Endless summer: Solitude and warmth on the Colorado Plateau
It’s fall in the high country and, while the days are warm now, they won’t be for much longer.
That’s when the waiting time starts. It’s the ugly season of cold, dark days with snow spitting from a leaden sky. The lifts won’t open for another couple of weeks and you’re stuck in Vail, waiting for the bullwheels to start turning and freezing your butt off.
That’s when it’s time to head south and experience Colorado’s endless summer. Winter in this state is a function of altitude. When it’s snowing in Vail, it can be a balmy 75 degrees in the southern, lower, part of the state.
And there’s nowhere better to experience warmth in the winter than the Colorado Plateau area, a red rock country littered with petroglyphs, home to indigenous people and full of hiking and camping opportunities.
It’s warm down in Cortez, when we pull into town off of Highway 145.
We’ve come here to escape an early-season storm which is puking snow in the High Country.
Trucks are blocking Vail Pass and the mayhem extends to Denver as people huddle in stalled cars and face the reality that it can snow at almost any time of the year in the Centennial State, even October.
Especially in October.
The snow won’t bother us. Cortez sits is in the low country. The air has the cool taste of fall in it, but even that will soon be gone. It rained here last night, the same storm that is socked up against the Divide and is pounding the Rockies.
It’s the only bad weather we’ll see our entire week.
The Four Corners area of Colorado is part of a geological area known as the Colorado Plateau. While called a “plateau,” the area is a huge basin ringed by highlands and filled with plateaus. It sprawls across southeastern Utah, northern Arizona, northwestern New Mexico, and western Colorado.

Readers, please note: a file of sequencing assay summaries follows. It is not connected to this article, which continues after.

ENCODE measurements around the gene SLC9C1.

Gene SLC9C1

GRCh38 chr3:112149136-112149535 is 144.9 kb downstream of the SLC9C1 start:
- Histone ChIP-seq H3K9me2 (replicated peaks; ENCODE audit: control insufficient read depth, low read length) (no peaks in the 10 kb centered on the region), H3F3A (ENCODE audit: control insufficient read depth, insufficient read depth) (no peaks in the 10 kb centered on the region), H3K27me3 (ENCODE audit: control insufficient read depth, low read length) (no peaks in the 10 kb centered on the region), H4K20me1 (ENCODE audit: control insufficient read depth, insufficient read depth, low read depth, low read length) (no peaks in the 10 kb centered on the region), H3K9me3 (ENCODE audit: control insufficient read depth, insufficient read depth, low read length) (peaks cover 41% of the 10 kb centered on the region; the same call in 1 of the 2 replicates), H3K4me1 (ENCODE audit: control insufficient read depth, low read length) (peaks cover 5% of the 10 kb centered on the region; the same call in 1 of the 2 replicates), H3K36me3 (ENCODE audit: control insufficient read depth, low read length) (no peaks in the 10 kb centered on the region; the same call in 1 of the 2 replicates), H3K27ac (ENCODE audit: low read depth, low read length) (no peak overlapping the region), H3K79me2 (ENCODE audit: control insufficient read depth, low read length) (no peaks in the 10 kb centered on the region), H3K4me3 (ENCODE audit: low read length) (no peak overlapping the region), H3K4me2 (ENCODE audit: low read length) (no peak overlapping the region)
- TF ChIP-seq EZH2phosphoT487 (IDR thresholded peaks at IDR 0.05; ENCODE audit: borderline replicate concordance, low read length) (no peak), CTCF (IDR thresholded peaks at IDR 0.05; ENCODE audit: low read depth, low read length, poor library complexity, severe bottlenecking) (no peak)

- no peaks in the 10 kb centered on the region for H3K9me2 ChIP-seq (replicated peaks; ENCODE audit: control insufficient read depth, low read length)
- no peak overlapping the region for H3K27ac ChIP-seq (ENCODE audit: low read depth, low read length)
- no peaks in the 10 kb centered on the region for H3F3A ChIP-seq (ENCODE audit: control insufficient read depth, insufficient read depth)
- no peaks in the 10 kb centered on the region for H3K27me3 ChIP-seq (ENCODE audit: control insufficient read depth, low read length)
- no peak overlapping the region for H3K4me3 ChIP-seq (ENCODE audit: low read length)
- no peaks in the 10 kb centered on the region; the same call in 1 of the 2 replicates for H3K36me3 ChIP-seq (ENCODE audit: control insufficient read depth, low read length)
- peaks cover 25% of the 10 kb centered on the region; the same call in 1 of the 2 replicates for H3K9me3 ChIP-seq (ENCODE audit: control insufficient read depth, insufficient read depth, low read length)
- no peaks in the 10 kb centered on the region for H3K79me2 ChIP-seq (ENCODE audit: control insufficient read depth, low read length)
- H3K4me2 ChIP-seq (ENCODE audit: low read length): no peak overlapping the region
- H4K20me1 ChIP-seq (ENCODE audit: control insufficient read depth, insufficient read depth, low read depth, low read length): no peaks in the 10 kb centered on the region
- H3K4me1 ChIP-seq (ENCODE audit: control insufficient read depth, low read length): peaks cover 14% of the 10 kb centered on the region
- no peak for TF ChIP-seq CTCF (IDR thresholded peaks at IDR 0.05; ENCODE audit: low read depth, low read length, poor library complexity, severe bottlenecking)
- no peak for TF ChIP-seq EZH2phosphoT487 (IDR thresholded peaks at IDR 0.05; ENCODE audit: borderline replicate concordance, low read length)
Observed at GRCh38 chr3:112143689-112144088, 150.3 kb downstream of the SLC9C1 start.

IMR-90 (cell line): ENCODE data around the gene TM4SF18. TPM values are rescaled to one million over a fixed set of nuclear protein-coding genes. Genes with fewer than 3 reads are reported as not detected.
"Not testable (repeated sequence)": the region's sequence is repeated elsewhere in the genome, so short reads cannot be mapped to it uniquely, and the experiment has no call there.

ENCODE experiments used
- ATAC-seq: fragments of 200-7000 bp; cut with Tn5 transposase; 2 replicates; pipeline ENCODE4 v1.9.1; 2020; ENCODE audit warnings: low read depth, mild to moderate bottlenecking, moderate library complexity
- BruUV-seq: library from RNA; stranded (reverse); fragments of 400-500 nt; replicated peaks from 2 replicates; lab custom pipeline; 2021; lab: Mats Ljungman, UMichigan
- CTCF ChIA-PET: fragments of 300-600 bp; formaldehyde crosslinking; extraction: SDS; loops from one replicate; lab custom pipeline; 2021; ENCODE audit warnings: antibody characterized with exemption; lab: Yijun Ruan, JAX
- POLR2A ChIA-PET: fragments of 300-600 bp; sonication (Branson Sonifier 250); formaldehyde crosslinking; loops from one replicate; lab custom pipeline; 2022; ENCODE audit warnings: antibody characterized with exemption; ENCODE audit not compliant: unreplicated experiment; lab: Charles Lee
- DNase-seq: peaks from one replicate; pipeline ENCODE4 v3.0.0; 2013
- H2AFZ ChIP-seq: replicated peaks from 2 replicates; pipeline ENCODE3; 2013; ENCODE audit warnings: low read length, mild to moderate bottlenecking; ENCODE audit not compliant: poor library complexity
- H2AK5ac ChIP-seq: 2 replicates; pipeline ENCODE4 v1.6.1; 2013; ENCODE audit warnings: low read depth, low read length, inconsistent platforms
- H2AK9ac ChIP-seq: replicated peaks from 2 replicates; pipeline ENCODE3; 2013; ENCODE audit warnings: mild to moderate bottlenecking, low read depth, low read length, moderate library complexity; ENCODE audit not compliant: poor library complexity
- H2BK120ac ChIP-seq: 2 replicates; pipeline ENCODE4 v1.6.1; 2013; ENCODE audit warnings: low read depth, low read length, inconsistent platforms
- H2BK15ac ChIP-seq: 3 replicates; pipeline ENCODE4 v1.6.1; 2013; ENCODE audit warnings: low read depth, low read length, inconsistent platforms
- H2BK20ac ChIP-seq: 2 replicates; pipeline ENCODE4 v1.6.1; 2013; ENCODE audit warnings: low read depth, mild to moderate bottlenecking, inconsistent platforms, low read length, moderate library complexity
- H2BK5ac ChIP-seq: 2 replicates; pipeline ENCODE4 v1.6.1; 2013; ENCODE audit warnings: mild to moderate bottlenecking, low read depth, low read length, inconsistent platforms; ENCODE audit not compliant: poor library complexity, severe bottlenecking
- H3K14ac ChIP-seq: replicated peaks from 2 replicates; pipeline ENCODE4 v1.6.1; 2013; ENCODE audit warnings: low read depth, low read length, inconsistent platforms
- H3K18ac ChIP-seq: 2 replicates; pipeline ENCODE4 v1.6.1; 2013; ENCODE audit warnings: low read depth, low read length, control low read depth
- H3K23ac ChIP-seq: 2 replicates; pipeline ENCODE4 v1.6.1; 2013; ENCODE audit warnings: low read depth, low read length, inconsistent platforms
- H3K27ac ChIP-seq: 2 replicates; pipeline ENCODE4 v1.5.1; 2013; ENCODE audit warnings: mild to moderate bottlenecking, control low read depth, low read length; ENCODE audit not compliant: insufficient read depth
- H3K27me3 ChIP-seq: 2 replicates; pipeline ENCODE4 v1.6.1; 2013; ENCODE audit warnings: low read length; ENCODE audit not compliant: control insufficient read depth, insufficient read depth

Featuring red rock spires, hidden canyons and remote peaks, the area is home to elk, mountain lions, bobcats and antelope. The wildlife is complemented by a lack of people.
It’s easy to find empty space here and the temperate climate – highs in the winter regularly reach into the 70s – lends itself to backpacking and hiking expeditions deep into the remote wilderness surrounding Cortez.
We head out into the desert to the west of the town, up McElmo Canyon on the G Road.
Primarily Bureau of Land Management administered federal lands, this area is abutted by Ute tribal lands. The spirit of America’s native people is strong here. Anazazi ruins dot the canyons and petroglyphs are common. The camping on BLM land is free and jeep trails plunge deep into Hovenweep and Negro Canyons, providing excellent 4-wheel access to hidden campsites
We find a fine one in Negro Canyon, just south of Hovenweep National Monument, a red rock wonderland of adobe ruins and Anazazi petroglyphs. Day hikes take us deep into the canyons and we spend hours exploring the surrounding desert, our faces growing darker under the unrelenting sun.
All to soon, though, it’s time to head back to the High Country. The lifts will be open soon, and the snow is already on the ground.
But we’ve enjoyed another week of summer and we’ll come back again when the snow gets too deep for comfort and we long to shed down jackets for shorts and our ski boots for sandals.
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